Do you feel that the only work that really has value in God’s eyes is “full-time Christian work”, such as serving in the ministry as a pastor, or as a missionary? Do you feel that there is both “secular” and “sacred” or “religious” work, and that secular work is a necessary evil, just to pay the bills, support your family and church, but having no real value in God’s eyes? This “secular vs. sacred” view of work is a false one, though many people, if not most, believe it to be true. Hugh Whelchel, in his book How Then Should We Work, states that “Scripture teaches no separation between the secular and the sacred. No church-related work or mission is more spiritual than any other profession such as law, business, education, journalism, or politics”, or I would add any white or blue collar work, volunteering as a retiree, or being a stay-at-home Mom. God values our work, as long as we are doing work that is pleasing to Him.
Whatever you do, work heartily, as for the Lord and not for men, knowing that from the Lord you will receive the inheritance as your reward. You are serving the Lord Christ. (Colossians 3:23-24)
In their book Workplace Grace, Bill Peel and Walt Larimore write, “On Sundays, countless Christians walk out of church buildings and see no connection between their faith and their work. The next six days between Sundays seem like a spiritual black hole with little or no spiritual meaning.” J. Daryl Charles in his new book Our Secular Vocation, tells us “The tragic reality is that few people see their daily work as connected to the purposes of God and as a means by which to flourish.” He goes on to state that the church is largely silent about work, vocation, or the marketplace to which most of us are called, and most pastors and Christian leaders remain ill-equipped to offer counsel on matters of work.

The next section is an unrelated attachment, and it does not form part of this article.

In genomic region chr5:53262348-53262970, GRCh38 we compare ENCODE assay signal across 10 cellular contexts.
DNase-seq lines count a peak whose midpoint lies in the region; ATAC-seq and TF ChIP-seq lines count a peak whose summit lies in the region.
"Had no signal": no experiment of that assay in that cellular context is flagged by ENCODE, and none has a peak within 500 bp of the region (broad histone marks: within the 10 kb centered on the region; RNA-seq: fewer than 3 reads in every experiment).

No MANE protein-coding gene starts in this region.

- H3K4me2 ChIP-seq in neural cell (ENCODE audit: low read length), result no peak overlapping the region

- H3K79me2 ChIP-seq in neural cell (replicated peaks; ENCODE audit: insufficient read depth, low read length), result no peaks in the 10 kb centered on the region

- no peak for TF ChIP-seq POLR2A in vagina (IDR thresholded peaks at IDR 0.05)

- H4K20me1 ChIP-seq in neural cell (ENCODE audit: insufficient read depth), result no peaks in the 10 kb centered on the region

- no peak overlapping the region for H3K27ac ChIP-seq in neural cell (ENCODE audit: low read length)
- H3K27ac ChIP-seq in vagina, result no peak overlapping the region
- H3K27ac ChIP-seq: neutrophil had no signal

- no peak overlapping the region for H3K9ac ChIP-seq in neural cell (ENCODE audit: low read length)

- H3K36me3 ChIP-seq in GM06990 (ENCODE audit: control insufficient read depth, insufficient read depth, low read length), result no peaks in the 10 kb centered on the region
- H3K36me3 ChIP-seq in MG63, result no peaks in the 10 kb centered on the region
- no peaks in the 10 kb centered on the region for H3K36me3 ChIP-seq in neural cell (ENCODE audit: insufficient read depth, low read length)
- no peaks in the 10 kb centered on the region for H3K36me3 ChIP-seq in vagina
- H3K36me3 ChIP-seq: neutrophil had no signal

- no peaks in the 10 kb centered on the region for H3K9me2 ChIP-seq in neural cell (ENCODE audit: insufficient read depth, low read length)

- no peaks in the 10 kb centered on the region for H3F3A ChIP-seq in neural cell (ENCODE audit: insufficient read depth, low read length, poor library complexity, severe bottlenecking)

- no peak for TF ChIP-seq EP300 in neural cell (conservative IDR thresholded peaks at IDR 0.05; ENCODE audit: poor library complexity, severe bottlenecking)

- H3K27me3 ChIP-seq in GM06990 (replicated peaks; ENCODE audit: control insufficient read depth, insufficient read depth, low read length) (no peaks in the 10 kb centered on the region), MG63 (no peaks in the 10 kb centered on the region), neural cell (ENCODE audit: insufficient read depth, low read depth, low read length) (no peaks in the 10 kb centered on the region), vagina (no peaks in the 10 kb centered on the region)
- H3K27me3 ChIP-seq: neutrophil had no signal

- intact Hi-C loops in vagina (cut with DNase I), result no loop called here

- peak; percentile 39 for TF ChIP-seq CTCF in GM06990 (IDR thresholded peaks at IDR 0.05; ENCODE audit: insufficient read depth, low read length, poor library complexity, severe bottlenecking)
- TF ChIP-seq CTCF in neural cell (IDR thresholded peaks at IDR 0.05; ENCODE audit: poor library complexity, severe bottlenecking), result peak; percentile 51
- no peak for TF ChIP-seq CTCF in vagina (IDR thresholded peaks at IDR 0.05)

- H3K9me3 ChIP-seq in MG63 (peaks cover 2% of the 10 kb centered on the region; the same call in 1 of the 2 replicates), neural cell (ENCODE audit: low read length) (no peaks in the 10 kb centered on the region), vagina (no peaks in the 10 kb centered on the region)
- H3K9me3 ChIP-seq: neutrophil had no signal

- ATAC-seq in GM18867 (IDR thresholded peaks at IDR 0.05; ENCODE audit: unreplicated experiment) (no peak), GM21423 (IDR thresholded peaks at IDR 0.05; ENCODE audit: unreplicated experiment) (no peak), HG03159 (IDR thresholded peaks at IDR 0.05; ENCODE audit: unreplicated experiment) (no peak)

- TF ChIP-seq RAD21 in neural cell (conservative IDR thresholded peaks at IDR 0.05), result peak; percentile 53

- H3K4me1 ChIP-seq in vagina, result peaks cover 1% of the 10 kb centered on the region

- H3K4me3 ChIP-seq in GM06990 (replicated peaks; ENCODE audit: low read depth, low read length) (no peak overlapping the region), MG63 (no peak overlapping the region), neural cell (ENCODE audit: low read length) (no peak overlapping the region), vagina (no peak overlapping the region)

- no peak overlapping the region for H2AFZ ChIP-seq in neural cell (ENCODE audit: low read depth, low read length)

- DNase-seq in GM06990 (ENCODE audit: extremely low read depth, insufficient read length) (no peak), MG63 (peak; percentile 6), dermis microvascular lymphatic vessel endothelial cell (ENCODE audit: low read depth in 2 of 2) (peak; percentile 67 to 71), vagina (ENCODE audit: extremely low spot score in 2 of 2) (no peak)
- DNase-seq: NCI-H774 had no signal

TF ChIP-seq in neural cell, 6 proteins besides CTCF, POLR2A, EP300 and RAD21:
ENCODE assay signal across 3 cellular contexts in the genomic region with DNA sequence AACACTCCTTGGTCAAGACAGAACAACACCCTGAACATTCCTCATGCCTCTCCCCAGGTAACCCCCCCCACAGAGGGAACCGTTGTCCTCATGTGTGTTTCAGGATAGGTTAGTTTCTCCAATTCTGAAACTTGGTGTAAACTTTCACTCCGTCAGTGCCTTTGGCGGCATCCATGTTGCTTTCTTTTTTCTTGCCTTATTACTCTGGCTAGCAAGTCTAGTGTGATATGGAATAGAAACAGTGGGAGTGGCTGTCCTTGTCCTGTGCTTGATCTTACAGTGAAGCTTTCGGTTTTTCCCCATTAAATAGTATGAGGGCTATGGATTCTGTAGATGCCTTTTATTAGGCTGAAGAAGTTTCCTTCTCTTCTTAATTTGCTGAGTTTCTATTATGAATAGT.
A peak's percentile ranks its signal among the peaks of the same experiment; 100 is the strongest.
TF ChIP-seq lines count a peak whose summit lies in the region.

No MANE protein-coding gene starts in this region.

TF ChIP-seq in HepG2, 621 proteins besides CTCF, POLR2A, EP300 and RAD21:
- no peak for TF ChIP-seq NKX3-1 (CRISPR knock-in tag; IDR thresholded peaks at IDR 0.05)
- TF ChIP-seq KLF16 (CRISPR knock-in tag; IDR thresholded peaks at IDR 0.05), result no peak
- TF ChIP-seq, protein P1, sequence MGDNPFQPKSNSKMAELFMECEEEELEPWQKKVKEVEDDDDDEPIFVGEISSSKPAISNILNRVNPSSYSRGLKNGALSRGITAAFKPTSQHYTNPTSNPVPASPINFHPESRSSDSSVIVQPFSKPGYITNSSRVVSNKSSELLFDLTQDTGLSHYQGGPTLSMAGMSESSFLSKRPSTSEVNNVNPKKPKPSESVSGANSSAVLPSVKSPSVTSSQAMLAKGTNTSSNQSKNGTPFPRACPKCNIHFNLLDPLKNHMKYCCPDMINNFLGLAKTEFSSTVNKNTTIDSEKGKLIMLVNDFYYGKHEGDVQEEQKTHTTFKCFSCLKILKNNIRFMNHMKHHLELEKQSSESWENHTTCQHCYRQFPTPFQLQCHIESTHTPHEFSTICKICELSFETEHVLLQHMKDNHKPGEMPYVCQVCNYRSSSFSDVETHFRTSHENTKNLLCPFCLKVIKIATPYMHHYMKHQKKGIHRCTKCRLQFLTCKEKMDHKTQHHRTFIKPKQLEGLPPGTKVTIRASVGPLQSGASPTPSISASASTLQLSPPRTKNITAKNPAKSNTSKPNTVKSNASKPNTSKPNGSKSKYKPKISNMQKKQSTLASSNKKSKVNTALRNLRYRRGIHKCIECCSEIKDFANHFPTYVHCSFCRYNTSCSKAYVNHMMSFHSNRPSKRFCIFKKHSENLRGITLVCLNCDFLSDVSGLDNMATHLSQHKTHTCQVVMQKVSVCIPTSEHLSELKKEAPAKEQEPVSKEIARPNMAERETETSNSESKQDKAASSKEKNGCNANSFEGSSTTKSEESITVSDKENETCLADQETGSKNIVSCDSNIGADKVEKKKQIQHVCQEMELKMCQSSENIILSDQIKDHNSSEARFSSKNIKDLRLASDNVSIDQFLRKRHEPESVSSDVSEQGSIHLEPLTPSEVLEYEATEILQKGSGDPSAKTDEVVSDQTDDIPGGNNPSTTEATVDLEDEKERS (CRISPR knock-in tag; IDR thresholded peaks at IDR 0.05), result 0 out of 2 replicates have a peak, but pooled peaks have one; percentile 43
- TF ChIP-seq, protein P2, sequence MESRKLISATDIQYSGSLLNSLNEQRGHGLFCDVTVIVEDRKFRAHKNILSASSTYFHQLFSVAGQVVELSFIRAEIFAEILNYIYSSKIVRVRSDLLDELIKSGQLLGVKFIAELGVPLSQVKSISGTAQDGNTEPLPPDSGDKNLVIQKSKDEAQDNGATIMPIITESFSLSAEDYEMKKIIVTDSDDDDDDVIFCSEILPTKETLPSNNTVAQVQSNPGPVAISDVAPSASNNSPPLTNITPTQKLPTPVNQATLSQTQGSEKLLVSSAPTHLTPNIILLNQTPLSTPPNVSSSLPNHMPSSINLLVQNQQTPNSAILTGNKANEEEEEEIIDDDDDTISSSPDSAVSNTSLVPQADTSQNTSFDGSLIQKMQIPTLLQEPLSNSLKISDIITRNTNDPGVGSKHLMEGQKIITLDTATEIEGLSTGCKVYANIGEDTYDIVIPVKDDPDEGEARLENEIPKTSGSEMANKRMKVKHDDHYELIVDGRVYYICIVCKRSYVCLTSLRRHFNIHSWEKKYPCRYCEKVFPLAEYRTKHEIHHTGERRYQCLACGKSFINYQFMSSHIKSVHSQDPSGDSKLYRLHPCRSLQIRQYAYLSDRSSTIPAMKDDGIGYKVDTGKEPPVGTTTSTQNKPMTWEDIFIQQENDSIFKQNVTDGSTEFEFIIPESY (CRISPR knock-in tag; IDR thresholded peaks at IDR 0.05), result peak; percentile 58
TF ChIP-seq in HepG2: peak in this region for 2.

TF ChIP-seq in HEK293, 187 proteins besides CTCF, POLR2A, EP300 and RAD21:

What can we do about this? I have felt strongly about this issue for some time. I delivered a seminar for pastors at my church denomination’s General Assembly in Greensboro, North Carolina in June 2017 titled “Helping Our People to Connect Their Faith to Their Work and Callings”. In the seminar I shared several suggestions on things we could do to help those within our churches to see the value of their work and callings. Here are just a few of them that you could consider in your churches:
- Celebrate vocations within our churches. Commission people to specific vocations in the same way you would pray for pastors or foreign missionaries. For example, J. Daryl Charles writes in Our Secular Vocation “Why not commission carpenters, lawyers, businesspeople, accountants, social workers, educators, medical professionals, and IT personnel? Such an approach would reflect to all within the church family a proper understanding of work, vocation, and the marketplace.” I really like this idea.
- Ask people in your church about their work and callings. When you meet with members of your church be intentional about asking them about their vocations. This will help you to understand the significance of what they do throughout the week. Show them that you value what they do between Sundays.
- Engage with your church members at work. Visit your church members in their workplace. Visit their office, have lunch with them in their cafeteria, and meet their coworkers. This will help you to better pray for them in their work.
- Send a regular email to workers in their workplace (which will be at home for some), with a brief “thought for the day”. This wouldn’t take long, and would be an encouragement to your church members as they start their work each day.
These are just a few suggestions to help show those within your churches that you recognize the value of their work. What other suggestions would you add to this list?